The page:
Family Support and Supporting Families
28 Pages Posted: 2 May 2015 Last revised: 24 Jun 2015
Date Written: April 30, 2015
This Essay is a Response to Professor Laura Rosenbury’s recent article Federal Visions of Private Family Support. Rosenbury’s piece offers critical new insights into the role of the federal government in the family. Rosenbury’s first important contribution is to demonstrate that, contrary to the dominant narrative, the federal government does not “consistently defer to states’ authority to define family.” Second, Rosenbury takes this point further by offering one of the few theories that seeks to explain why the federal government intervenes in the family. Rosenbury argues that the overriding reason the federal government recognizes families is “to privatize the dependencies of family members,” that is “to incentivize individuals to privately address the dependencies that often arise when adults care for children and for one another.” At a time when one of the most visible family law questions is whether same-sex couples will be permitted to marry, this aspect of family recognition is often overlooked, or at least undertheorized. This oversight is a mistake. Rosenbury’s piece seeks to keep this consequence of family recognition at the forefront of family law reform conversations.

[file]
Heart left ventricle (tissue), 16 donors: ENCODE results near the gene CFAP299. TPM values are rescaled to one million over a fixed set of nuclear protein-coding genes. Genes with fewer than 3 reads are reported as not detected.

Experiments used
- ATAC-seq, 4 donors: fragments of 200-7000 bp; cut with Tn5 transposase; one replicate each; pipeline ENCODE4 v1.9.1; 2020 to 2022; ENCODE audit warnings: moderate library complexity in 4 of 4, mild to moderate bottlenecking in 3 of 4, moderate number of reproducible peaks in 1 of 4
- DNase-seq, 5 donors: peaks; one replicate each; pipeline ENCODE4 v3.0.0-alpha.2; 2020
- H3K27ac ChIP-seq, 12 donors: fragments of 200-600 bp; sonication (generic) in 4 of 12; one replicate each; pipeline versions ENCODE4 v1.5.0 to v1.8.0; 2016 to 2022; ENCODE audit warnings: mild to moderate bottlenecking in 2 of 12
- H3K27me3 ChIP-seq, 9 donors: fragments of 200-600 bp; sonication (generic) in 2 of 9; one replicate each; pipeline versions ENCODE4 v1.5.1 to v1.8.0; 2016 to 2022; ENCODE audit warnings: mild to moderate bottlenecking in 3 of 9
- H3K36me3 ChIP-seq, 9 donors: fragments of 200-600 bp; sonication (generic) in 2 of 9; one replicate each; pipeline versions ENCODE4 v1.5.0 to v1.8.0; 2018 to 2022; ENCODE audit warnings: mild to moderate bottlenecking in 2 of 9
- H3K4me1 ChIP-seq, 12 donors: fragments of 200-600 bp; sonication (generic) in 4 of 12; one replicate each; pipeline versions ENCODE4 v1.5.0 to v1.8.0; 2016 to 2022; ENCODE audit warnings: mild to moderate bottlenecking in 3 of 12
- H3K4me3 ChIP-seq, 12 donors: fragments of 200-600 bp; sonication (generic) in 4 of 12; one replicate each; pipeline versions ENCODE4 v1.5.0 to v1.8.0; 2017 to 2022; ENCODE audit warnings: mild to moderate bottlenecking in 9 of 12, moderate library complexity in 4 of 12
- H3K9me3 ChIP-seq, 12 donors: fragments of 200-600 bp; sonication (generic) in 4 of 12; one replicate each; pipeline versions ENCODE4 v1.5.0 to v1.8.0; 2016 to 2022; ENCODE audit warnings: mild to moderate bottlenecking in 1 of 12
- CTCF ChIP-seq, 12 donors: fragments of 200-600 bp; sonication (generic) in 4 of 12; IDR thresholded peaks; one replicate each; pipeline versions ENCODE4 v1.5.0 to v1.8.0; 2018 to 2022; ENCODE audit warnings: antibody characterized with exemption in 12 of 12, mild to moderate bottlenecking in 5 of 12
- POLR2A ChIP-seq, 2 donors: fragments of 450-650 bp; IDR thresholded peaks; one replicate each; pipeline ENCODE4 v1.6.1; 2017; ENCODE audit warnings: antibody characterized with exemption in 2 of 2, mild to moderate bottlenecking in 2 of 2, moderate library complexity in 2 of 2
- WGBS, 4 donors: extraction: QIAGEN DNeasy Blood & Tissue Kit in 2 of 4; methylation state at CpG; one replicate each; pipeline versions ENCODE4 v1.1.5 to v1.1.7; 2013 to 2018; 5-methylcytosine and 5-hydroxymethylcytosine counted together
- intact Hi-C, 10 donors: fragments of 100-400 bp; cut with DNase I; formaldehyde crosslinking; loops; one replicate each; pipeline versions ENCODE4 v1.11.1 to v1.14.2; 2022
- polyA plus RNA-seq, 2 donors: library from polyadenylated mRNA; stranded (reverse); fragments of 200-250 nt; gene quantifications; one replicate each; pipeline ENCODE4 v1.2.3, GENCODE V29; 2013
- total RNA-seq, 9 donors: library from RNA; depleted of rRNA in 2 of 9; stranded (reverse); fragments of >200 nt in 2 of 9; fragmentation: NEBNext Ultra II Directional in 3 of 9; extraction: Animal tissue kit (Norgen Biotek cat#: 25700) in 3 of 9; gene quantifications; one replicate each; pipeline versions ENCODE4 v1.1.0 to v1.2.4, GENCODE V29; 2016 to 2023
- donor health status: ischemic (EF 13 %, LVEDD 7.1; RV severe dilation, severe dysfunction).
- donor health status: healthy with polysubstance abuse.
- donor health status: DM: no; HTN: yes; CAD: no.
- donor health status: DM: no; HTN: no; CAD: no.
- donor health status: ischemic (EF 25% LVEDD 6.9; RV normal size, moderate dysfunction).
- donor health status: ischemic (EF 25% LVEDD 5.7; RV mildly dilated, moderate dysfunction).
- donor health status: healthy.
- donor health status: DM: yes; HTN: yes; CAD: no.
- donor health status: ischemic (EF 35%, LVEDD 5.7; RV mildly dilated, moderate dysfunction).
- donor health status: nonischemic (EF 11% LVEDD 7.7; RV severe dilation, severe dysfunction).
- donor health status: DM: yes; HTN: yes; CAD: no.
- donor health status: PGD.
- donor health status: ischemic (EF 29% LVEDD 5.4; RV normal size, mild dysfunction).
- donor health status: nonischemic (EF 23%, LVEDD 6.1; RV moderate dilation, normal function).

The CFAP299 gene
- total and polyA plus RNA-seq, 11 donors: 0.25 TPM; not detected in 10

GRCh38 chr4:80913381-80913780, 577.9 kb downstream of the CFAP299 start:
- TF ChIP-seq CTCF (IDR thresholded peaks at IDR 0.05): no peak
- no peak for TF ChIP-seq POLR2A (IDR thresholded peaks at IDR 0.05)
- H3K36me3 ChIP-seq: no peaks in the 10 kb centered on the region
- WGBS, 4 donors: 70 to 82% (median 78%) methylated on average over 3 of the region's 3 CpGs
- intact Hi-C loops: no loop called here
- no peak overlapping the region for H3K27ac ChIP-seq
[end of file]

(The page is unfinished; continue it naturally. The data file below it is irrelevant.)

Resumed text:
This Essay highlights the significance of the contributions Rosenbury offers and then pushes her analysis even further. As Rosenbury herself acknowledges, the imposition of family-care obligations is not the only consequence of family recognition. In many circumstances, the government — at both the state and the federal level — also distributes family-based benefits or subsidies to help people fulfill these caregiving and support responsibilities. And while both sides of this equation — the legal obligations of and the subsidies for caretaking — clearly are interrelated, additional insights can be gained by separating these two effects of family recognition. In particular, this Essay argues that by looking at both the imposition of family-care obligations and the distribution of family-based subsidies one can better assess the effectiveness (or lack thereof) of family law and policy on particular families. In addition, looking at both sides of the equation can also provide a deeper understanding of why governments recognize families.
Keywords: family, federalism, dependency, care taking, parents, children, federal, state, privatize, subsidies, marriage, non marital, couples
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